Perfect Crime. What was the actual crime?

I was lost in a theatre of distracting, non-matching jerseys, running shoes and random digital camera flashes. At the scene of Perfect Crime, a Clue-like mystery where the audience has to figure out who committed the crime, I had to ask myself: what was the actual crime? I found my seat behind the loudest of the soccer moms, boasting to her friends that she knew all the actors performing and that her father had a very small role in the beginning. Projecting her voice to be heard beyond her friends, in attempt to draw attention and I'm sure expected admiration, she began to make more friends throughout the crowd. By noting her cries for attention and affection, I was able to see her manipulative patterns mirrored in the play's main character, the wealthy psychiatrist Margaret.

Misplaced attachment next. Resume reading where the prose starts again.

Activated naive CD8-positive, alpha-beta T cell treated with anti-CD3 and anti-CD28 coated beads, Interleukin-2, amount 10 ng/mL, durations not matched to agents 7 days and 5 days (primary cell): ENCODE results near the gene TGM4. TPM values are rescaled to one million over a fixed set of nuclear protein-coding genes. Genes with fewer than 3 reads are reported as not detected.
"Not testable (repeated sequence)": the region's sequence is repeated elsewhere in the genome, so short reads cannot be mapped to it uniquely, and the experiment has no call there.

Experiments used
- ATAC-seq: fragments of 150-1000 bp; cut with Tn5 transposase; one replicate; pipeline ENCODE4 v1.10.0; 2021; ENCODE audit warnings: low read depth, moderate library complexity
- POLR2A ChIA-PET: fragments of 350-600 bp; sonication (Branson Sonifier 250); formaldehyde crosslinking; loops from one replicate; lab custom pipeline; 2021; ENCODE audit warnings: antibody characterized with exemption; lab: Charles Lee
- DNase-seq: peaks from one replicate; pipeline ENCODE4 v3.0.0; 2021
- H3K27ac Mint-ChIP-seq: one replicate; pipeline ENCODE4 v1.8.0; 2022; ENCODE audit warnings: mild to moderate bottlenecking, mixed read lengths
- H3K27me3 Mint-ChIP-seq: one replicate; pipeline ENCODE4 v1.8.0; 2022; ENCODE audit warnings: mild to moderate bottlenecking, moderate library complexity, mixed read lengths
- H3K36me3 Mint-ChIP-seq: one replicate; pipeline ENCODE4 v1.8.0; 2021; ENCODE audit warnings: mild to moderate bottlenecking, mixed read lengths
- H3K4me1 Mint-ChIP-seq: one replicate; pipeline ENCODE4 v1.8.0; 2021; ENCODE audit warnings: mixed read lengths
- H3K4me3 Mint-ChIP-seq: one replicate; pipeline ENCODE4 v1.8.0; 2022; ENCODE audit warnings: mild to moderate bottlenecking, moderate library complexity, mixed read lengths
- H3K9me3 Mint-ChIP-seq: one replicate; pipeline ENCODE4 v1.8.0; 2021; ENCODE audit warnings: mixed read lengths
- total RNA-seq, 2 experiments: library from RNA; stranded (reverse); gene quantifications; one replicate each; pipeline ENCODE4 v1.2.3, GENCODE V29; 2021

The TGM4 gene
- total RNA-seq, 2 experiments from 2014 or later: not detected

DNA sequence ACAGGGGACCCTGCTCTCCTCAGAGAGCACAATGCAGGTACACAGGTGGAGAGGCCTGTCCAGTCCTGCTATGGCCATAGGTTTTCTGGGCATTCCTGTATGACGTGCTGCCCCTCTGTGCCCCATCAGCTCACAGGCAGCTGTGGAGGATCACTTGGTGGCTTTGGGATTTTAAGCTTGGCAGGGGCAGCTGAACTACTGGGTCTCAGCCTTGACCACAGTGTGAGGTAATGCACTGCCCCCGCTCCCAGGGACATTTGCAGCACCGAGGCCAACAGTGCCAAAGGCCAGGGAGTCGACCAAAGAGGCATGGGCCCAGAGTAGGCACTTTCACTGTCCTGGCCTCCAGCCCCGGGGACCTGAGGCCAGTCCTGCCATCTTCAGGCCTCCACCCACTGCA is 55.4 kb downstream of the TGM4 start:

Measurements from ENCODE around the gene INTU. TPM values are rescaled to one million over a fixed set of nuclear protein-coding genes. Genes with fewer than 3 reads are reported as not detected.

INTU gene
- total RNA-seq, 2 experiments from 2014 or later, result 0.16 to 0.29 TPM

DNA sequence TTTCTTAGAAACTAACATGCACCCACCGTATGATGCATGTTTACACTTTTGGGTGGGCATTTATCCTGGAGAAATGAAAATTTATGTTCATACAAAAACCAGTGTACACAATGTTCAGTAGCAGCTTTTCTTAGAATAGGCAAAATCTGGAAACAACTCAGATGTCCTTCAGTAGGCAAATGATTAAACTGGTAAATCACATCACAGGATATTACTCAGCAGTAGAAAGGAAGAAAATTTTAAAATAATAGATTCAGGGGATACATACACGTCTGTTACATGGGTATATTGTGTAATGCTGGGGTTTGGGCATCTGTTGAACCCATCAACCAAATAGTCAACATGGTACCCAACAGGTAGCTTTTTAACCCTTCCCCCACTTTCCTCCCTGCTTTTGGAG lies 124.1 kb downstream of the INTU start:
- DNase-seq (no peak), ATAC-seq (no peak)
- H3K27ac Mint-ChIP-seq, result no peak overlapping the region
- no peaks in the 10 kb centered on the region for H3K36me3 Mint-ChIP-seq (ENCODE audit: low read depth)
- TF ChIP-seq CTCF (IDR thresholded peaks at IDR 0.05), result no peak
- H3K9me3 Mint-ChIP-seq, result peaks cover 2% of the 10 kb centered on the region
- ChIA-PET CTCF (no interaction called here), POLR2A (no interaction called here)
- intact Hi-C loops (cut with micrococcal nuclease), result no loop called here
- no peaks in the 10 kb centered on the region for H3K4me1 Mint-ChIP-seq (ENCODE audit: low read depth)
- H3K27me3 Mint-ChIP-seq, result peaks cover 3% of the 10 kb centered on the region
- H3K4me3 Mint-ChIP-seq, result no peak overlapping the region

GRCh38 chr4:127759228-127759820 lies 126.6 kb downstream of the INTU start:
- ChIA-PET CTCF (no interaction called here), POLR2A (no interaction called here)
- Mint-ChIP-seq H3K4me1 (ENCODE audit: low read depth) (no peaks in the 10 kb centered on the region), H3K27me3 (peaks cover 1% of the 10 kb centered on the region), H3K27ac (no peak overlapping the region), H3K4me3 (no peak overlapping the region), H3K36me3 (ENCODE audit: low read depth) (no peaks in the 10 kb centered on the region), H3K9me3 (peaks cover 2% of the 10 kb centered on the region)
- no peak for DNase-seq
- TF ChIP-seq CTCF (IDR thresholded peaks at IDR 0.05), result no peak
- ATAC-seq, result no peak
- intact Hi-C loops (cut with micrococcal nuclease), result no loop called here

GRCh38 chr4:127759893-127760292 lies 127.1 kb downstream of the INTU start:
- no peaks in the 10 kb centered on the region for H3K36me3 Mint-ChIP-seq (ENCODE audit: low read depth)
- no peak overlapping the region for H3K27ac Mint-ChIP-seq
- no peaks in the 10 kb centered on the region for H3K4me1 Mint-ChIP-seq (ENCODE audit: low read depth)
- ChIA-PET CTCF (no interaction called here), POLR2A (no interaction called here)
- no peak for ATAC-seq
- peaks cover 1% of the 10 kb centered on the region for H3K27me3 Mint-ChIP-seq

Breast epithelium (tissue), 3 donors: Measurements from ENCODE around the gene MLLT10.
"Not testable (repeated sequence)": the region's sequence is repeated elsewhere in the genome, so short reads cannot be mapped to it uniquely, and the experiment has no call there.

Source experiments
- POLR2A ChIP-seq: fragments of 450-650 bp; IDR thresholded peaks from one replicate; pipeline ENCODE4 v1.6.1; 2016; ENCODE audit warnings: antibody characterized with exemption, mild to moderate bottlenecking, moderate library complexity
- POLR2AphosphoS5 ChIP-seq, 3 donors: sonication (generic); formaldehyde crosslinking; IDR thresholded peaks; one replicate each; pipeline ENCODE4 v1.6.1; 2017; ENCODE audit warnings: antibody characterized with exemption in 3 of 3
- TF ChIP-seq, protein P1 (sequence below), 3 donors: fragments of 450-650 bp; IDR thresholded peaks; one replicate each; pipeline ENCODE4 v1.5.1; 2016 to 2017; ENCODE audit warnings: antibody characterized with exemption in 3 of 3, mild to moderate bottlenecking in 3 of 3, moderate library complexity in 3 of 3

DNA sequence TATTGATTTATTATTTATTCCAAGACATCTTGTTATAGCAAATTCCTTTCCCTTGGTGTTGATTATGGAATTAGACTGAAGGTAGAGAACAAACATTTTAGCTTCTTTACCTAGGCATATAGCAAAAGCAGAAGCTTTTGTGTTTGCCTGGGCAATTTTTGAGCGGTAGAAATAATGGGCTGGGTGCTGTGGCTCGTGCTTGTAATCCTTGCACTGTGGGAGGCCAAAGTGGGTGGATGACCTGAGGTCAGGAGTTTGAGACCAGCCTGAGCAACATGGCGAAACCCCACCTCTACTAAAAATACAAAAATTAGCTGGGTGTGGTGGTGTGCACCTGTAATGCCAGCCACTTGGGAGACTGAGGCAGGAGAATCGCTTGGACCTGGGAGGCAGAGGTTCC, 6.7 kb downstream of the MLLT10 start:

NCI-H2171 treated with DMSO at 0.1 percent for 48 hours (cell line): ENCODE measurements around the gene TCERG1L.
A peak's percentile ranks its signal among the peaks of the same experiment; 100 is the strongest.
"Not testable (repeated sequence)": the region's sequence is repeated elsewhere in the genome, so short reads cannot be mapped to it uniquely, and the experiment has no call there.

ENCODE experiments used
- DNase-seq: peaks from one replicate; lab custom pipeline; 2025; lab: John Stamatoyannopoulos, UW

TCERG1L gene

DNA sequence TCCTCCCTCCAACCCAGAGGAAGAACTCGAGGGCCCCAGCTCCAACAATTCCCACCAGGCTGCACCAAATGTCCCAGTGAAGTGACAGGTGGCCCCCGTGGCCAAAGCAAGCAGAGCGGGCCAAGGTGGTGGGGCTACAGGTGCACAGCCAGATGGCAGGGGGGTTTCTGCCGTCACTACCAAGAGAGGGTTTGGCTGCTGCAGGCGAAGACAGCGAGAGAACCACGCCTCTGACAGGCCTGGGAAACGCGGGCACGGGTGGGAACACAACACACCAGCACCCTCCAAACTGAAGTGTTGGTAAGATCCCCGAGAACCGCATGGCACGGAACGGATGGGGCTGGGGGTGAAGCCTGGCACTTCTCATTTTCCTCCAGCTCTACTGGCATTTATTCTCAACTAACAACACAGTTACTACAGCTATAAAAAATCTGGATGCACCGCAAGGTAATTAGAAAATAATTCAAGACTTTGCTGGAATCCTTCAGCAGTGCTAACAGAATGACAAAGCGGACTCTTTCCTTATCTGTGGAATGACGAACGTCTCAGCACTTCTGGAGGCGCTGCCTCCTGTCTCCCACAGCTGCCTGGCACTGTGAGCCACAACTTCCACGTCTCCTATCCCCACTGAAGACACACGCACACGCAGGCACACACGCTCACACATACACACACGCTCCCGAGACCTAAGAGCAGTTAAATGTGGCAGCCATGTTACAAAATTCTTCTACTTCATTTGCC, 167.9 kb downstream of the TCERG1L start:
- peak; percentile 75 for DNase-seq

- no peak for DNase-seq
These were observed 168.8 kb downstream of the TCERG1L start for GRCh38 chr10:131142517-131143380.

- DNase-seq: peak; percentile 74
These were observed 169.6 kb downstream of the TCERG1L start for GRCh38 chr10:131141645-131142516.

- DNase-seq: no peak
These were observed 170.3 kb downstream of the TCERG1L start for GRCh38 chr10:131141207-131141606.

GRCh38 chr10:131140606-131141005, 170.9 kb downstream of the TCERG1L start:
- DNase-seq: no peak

Margaret, throughout the play, is consistently using people and her vast knowledge of reading and leading people to get her way.

The most powerful and effective weapon against an individual is the use of their own mind against them. Through my experience at this play along with personal experiences, I've realized society is just full of selfish people. People forget genuine good nature to manipulate one another.  Why? Sometimes it's trying to get in good favor with certain crowds, like the soccer mom ahead of me, or to be placed in more favorable situations, like Margaret.

 I was able to realize a lot about people, as I witnessed the play through the crowd of soccer moms I was sitting in.

$31.50 Student Rush

Perfect Crime @ Snapple Theatre Center